Hank Williams, Jr.

Whiskey Bent and Hell Bound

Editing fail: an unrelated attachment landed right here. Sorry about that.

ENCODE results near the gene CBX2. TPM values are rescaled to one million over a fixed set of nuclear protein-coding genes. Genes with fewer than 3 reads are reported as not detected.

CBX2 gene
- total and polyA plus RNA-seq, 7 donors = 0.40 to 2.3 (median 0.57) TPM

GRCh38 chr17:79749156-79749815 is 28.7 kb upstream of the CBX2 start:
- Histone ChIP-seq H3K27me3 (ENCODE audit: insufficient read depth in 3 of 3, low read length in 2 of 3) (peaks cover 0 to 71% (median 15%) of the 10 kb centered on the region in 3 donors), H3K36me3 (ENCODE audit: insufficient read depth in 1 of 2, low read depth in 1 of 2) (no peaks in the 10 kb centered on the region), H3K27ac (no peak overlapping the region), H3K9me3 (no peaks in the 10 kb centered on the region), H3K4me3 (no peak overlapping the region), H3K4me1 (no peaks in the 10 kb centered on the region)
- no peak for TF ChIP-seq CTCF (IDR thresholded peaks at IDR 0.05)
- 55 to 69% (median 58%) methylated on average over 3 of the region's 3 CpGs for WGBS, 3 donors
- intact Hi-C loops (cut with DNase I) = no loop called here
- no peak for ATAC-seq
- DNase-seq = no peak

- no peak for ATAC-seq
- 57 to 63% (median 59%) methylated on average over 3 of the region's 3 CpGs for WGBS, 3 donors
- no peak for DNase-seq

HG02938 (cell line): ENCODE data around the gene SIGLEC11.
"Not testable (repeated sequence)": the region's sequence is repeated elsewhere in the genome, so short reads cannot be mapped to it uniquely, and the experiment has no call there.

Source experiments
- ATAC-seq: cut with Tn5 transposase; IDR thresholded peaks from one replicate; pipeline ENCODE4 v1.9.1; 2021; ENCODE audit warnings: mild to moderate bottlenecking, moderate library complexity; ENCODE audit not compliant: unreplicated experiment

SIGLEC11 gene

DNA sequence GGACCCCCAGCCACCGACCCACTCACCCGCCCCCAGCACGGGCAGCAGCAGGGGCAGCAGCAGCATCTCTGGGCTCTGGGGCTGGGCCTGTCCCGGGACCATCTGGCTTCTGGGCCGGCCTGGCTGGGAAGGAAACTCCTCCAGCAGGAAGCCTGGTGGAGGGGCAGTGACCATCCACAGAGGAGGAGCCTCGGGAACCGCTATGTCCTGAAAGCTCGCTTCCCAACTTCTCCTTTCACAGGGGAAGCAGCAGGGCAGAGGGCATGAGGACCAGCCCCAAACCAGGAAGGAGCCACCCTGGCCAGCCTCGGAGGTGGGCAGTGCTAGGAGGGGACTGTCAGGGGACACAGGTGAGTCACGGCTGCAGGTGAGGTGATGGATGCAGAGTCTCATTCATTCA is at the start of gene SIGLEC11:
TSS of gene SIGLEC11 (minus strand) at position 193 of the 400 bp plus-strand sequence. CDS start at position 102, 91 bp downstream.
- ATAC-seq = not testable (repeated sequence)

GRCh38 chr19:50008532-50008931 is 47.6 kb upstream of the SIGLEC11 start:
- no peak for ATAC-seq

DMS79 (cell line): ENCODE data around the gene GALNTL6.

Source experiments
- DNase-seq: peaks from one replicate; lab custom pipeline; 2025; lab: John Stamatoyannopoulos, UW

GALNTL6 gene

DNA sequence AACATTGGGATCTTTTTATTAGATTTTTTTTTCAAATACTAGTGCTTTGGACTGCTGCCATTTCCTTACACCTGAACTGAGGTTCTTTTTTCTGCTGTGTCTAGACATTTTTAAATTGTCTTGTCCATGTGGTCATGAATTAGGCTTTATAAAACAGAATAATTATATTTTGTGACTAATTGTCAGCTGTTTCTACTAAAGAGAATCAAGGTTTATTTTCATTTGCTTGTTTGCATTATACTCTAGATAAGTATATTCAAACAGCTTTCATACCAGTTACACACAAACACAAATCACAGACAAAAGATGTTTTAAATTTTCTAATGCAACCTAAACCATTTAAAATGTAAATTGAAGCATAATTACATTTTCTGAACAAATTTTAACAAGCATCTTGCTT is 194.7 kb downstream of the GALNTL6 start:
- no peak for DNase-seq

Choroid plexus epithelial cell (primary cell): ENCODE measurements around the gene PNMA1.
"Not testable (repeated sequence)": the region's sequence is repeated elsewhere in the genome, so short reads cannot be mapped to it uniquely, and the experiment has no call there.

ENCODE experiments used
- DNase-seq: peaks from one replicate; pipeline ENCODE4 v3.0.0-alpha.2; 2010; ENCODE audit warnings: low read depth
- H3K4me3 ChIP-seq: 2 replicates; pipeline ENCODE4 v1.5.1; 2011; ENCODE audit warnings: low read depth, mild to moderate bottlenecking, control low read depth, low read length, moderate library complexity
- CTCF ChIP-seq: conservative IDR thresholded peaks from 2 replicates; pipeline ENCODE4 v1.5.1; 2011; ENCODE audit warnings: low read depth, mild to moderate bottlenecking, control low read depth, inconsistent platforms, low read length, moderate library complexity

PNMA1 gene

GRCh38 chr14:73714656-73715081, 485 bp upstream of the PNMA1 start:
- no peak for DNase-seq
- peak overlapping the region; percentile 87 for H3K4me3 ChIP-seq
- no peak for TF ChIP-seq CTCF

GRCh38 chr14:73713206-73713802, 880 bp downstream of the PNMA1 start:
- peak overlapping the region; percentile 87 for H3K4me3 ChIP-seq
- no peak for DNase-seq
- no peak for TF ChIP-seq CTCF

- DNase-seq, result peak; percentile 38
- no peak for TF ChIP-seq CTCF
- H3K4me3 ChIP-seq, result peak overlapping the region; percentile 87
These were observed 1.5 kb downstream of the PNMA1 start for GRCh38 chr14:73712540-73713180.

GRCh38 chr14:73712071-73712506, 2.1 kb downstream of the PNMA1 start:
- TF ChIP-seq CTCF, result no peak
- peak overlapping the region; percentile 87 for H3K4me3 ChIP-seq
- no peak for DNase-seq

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The Jimmy Bowen/Hank Williams, Jr. team kicked up the tension a couple of notches on 1979's Whiskey Bent and Hell Bound. Since Nash Vegas didn't seem to give a damn one way or the other, the pair leaned on the rockin' side of country even harder. Utilizing Waylon and cats like James Burton, David Briggs, Larrie Londin, Buddy Spicher, Kieran Kane, Reggie Young, and the Muscle Shoals Horns, they took the outlaw boogie into the stratosphere. From the first four tracks, Hank Jr. feels like he's auditioning to be a member of Black Oak Arkansas or Molly Hatchet on the outside and the Allmans, Lynyrd Skynyrd, and Marshall Tucker on the inside. "The Pressure Is On" is one of those moody Southern rock ballads that feels like it may explode at any time. "Tired of Bein' Johnny B. Goode" is a redneck call to arms, "Outlaw Women" has been sung by every motorcycle club from coast to coast since 1979, and "I Don't Have Any More Love Songs" is one of the finer divorce songs written during that decade. But it's a divorce song of remorse and regret, not bitterness or clever one-upmanship. It's honest, true, and painful. Williams is not one to wallow and his disappointments come right back with a slash-and-burn cover of the nugget "White Lightnin'," most closely associated with George "Thumper" Jones. And before allowing all that good-time fun to go to waste, Williams and band weigh in with one of his most notorious macho outlaw tomes, "Women I've Never Had." It's sexist as hell, and Hank wanted it that way. It's an in-your-face to political correctness and feminism. The set cooks up to here and after, and the title track feels out of place on the album, though it is exceptionally well-crafted as a song. It's easy to see why he complained later that it wasn't a single, though he is out of his mind for doing so. "OD'd in Denver" is its own dark reward and the band digs into the groove deep and greasy. The album closes with three covers, the most notable and soulful of which is Gregg Allman's "Come and Go Blues," which is not played by the band so much as attacked, and Williams' vocal does Allman's example proud. Whiskey Bent and Hell Bound is the mother of Williams Jr.'s outlaw records and it rocks harder than anything in his catalog.

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